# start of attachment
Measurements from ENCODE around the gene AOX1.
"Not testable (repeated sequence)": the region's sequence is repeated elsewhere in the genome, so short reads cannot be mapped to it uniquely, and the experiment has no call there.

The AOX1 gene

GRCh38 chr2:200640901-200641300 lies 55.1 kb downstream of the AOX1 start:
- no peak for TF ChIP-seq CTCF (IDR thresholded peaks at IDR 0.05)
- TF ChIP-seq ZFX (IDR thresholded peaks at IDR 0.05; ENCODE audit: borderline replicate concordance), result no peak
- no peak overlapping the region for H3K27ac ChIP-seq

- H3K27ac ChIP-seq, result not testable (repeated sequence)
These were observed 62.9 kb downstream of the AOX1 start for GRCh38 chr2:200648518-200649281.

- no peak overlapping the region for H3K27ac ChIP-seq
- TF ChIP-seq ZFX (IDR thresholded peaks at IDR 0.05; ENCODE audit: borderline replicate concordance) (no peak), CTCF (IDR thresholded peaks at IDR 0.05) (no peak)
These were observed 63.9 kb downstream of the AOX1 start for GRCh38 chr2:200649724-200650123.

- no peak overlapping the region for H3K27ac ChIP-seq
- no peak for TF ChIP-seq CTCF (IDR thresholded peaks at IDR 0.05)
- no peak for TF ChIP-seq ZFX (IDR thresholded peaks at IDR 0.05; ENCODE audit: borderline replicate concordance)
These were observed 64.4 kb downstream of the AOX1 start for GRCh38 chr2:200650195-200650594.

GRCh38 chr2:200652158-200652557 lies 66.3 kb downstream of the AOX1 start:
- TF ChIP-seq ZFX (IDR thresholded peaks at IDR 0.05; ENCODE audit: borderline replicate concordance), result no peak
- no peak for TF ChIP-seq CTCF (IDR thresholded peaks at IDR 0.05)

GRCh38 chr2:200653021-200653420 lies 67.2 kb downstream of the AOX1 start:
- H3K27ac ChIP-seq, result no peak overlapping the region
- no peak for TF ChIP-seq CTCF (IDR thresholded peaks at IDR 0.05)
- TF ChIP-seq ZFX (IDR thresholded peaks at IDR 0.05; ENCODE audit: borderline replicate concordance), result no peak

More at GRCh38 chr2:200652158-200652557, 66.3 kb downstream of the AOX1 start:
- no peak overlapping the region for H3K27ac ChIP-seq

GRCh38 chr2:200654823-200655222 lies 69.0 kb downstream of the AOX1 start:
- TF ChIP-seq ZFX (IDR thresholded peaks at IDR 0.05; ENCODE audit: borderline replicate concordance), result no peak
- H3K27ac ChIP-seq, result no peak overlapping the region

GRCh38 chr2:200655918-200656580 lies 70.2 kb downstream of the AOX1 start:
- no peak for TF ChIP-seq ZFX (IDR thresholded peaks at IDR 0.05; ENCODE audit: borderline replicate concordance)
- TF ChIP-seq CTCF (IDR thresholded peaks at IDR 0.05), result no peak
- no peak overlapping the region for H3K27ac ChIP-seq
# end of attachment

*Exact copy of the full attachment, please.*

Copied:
Measurements from ENCODE around the gene AOX1.
"Not testable (repeated sequence)": the region's sequence is repeated elsewhere in the genome, so short reads cannot be mapped to it uniquely, and the experiment has no call there.

The AOX1 gene

GRCh38 chr2:200640901-200641300 lies 55.1 kb downstream of the AOX1 start:
- no peak for TF ChIP-seq CTCF (IDR thresholded peaks at IDR 0.05)
- TF ChIP-seq ZFX (IDR thresholded peaks at IDR 0.05; ENCODE audit: borderline replicate concordance), result no peak
- no peak overlapping the region for H3K27ac ChIP-seq

- H3K27ac ChIP-seq, result not testable (repeated sequence)
These were observed 62.9 kb downstream of the AOX1 start for GRCh38 chr2:200648518-200649281.

- no peak overlapping the region for H3K27ac ChIP-seq
- TF ChIP-seq ZFX (IDR thresholded peaks at IDR 0.05; ENCODE audit: borderline replicate concordance) (no peak), CTCF (IDR thresholded peaks at IDR 0.05) (no peak)
These were observed 63.9 kb downstream of the AOX1 start for GRCh38 chr2:200649724-200650123.

- no peak overlapping the region for H3K27ac ChIP-seq
- no peak for TF ChIP-seq CTCF (IDR thresholded peaks at IDR 0.05)
- no peak for TF ChIP-seq ZFX (IDR thresholded peaks at IDR 0.05; ENCODE audit: borderline replicate concordance)
These were observed 64.4 kb downstream of the AOX1 start for GRCh38 chr2:200650195-200650594.

GRCh38 chr2:200652158-200652557 lies 66.3 kb downstream of the AOX1 start:
- TF ChIP-seq ZFX (IDR thresholded peaks at IDR 0.05; ENCODE audit: borderline replicate concordance), result no peak
- no peak for TF ChIP-seq CTCF (IDR thresholded peaks at IDR 0.05)

GRCh38 chr2:200653021-200653420 lies 67.2 kb downstream of the AOX1 start:
- H3K27ac ChIP-seq, result no peak overlapping the region
- no peak for TF ChIP-seq CTCF (IDR thresholded peaks at IDR 0.05)
- TF ChIP-seq ZFX (IDR thresholded peaks at IDR 0.05; ENCODE audit: borderline replicate concordance), result no peak

More at GRCh38 chr2:200652158-200652557, 66.3 kb downstream of the AOX1 start:
- no peak overlapping the region for H3K27ac ChIP-seq

GRCh38 chr2:200654823-200655222 lies 69.0 kb downstream of the AOX1 start:
- TF ChIP-seq ZFX (IDR thresholded peaks at IDR 0.05; ENCODE audit: borderline replicate concordance), result no peak
- H3K27ac ChIP-seq, result no peak overlapping the region

GRCh38 chr2:200655918-200656580 lies 70.2 kb downstream of the AOX1 start:
- no peak for TF ChIP-seq ZFX (IDR thresholded peaks at IDR 0.05; ENCODE audit: borderline replicate concordance)
- TF ChIP-seq CTCF (IDR thresholded peaks at IDR 0.05), result no peak
- no peak overlapping the region for H3K27ac ChIP-seq